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China imported 10.17 million barrels of crude oil daily last year, down by almost a percentage point from 2021. This was the second annual decline in imports in a row after 2021 also saw lower imports than 2020.
Citing data from the Chinese customs authorities, Reuters reported today that the drivers behind the decline were weaker demand and lower refining margins. In the last quarter of the year, however, Beijing started issuing higher fuel export quotas and imports picked up.
Seen as a move to support the Chinese refining industry, the higher fuel export quotas have continued this year as well, spurring expectations of higher oil demand from the world’s biggest importer and pushing prices up.
Crude oil imports in December came in at 11.3 million barrels daily the report noted, which was the third-highest monthly number for 2022 and was the result of more buying of Saudi oil as the Kingdom cut prices for Asian clients.
On the headwind side, Covid-related lockdowns sapped potential demand growth last year but they also gave reason to forecasters to expect a strong rebound this year, the way global demand for oil rebounded after the 2020 lockdowns.
Meanwhile, the country’s refiners continued buying discount Russian and Iranian oil, including new Russian oil grades that were until recently largely shipped to Europe. Along with India, China has become Russia’s largest oil client.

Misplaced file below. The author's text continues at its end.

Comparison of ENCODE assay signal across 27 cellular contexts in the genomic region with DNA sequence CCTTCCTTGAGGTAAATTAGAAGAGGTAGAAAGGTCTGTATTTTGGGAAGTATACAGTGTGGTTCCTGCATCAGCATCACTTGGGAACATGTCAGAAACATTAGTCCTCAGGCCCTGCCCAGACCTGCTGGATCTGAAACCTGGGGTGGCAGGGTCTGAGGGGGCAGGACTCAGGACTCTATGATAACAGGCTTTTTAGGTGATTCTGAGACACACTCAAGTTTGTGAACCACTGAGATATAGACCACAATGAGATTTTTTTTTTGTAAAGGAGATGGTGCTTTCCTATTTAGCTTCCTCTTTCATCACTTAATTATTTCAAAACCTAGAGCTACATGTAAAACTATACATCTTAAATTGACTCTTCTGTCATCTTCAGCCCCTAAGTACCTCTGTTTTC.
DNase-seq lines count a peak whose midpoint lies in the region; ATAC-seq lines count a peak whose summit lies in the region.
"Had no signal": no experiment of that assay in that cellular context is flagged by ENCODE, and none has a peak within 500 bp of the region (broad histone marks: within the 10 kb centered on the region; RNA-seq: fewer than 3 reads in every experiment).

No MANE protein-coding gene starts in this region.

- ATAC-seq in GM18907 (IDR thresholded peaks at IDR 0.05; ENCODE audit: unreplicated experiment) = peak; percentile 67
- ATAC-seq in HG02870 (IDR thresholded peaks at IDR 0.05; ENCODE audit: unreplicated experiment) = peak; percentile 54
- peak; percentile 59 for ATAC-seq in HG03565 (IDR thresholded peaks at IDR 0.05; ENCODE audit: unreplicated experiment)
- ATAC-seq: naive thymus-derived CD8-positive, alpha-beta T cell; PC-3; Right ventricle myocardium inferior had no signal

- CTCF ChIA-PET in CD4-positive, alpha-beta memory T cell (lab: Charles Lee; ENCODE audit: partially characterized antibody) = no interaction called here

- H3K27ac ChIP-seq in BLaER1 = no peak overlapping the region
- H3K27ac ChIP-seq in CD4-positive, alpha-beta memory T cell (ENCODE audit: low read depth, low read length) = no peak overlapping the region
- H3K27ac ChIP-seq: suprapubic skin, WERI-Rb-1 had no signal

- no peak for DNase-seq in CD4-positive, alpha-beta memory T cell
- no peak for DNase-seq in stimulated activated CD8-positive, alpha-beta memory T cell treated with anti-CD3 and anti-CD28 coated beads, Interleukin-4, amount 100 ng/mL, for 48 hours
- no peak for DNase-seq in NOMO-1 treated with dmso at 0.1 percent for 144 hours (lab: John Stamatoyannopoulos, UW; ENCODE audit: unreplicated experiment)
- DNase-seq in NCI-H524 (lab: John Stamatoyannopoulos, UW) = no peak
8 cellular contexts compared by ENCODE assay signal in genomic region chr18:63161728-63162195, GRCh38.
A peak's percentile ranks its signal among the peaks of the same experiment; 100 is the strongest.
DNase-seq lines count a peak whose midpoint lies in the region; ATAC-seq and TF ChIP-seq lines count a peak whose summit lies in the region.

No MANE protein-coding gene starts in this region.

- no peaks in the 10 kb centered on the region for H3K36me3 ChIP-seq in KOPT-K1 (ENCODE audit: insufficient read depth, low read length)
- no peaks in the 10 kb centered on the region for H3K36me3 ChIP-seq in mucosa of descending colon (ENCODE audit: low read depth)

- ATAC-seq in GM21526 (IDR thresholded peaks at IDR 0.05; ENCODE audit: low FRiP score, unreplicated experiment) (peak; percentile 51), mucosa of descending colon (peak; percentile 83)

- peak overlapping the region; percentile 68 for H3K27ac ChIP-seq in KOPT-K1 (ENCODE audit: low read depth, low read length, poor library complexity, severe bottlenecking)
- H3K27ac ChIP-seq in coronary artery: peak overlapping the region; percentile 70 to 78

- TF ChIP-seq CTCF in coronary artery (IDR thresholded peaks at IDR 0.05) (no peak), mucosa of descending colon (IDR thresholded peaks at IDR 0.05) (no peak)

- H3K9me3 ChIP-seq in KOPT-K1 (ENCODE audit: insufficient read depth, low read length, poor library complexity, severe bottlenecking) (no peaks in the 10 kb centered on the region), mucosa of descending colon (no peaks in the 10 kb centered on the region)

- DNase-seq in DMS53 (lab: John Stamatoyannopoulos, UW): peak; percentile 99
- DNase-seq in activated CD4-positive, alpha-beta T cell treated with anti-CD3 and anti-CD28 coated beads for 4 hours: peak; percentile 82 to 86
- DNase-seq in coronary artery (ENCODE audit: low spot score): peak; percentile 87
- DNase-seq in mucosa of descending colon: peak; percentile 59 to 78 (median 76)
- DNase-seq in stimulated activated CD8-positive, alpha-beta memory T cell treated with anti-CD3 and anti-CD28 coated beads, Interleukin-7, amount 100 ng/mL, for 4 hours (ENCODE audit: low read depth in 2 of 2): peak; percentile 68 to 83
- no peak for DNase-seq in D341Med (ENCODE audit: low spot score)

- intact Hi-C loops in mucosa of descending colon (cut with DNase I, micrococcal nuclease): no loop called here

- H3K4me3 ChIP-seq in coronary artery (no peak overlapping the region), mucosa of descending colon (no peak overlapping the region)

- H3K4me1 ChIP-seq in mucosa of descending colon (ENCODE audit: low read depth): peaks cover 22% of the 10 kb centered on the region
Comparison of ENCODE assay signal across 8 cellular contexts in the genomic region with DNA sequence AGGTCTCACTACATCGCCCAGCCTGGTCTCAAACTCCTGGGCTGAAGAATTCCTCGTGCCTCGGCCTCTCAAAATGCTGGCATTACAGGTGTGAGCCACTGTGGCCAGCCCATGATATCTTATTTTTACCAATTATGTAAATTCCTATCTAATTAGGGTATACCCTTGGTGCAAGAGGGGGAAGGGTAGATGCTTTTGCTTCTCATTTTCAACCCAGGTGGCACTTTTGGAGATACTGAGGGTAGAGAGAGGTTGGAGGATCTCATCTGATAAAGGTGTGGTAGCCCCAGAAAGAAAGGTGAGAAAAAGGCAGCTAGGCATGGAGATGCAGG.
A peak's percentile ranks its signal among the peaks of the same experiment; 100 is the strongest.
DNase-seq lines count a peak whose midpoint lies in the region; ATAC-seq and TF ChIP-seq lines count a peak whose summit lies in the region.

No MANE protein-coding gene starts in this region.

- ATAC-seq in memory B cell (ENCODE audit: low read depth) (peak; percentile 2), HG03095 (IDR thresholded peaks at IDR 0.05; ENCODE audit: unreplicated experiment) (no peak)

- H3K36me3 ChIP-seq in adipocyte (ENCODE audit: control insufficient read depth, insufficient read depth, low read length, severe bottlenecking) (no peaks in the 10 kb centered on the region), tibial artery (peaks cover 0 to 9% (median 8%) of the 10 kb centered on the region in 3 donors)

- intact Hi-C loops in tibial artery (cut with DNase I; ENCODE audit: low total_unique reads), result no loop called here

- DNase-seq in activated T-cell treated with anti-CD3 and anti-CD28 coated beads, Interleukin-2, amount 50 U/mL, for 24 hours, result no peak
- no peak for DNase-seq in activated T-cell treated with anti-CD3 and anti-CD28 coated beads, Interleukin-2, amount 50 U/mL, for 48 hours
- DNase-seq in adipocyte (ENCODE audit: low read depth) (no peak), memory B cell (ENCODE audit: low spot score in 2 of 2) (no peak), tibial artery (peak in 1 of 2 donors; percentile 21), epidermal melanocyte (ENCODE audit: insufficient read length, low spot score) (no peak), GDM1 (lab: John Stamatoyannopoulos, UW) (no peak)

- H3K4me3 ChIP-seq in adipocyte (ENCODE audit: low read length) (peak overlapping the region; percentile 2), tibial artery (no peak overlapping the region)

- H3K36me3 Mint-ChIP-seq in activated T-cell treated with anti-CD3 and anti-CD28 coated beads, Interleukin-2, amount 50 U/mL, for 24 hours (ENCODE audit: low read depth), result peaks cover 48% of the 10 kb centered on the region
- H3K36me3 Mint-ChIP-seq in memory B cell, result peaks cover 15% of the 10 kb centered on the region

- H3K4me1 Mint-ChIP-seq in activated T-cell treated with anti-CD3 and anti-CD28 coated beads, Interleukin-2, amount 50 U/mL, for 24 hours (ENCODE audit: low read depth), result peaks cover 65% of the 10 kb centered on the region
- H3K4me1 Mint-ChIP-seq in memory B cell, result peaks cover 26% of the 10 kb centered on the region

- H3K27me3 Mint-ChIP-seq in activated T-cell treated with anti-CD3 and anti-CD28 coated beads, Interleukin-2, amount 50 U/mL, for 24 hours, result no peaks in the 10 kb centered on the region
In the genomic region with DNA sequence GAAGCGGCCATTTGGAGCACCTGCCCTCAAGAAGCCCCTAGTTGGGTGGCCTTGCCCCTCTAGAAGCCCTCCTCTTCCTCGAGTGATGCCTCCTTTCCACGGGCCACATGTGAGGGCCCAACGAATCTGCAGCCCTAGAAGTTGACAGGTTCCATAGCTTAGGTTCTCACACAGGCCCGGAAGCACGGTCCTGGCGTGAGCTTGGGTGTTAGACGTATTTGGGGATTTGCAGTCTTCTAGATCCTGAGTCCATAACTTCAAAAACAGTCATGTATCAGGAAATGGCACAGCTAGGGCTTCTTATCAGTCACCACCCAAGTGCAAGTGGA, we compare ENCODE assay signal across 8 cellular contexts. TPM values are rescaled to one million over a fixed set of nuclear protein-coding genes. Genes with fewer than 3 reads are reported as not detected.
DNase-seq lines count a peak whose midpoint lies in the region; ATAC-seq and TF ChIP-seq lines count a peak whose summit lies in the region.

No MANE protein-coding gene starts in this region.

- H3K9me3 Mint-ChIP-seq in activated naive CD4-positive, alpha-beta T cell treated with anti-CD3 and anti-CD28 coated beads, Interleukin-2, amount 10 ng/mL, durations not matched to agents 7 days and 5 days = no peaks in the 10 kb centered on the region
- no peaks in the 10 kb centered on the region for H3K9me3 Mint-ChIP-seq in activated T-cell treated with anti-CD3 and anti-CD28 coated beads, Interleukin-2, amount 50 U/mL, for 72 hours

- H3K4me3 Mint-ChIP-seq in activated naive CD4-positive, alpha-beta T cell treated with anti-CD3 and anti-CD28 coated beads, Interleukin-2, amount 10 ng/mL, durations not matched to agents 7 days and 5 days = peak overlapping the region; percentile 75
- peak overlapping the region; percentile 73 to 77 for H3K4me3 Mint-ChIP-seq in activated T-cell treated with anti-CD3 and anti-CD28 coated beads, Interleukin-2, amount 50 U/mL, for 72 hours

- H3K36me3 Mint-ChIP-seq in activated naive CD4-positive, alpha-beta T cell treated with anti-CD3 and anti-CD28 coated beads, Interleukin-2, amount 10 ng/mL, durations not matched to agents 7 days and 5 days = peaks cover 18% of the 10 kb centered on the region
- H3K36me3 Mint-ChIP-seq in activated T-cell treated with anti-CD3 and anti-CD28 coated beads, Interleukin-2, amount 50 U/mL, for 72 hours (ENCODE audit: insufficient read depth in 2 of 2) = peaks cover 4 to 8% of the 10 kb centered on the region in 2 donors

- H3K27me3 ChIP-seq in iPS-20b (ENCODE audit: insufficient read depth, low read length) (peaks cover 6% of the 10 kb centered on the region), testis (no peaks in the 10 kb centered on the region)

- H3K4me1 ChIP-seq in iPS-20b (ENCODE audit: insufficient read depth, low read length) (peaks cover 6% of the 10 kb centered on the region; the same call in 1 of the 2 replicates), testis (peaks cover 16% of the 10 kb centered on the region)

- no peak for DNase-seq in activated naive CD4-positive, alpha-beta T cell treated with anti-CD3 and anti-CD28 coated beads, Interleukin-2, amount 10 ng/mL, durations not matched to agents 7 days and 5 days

Despite the decline in oil imports for 2022, China has been one of the main drivers behind oil prices during that year. Every lockdown announcement weighed on prices and every report of the pending reopening of the country pushed the benchmarks higher.
This year, too, China is at the top of analysts’ lists of factors that will influence the movement of oil prices. There is a consensus that if China’s economy reopens fully, Brent could shoot up above $100 a barrel again, with some, like hedge fund manager Pierre Andurand, seeing it as high as $140 per barrel if that happens.
By Charles Kennedy for Oilprice.com
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Charles is a writer for Oilprice.com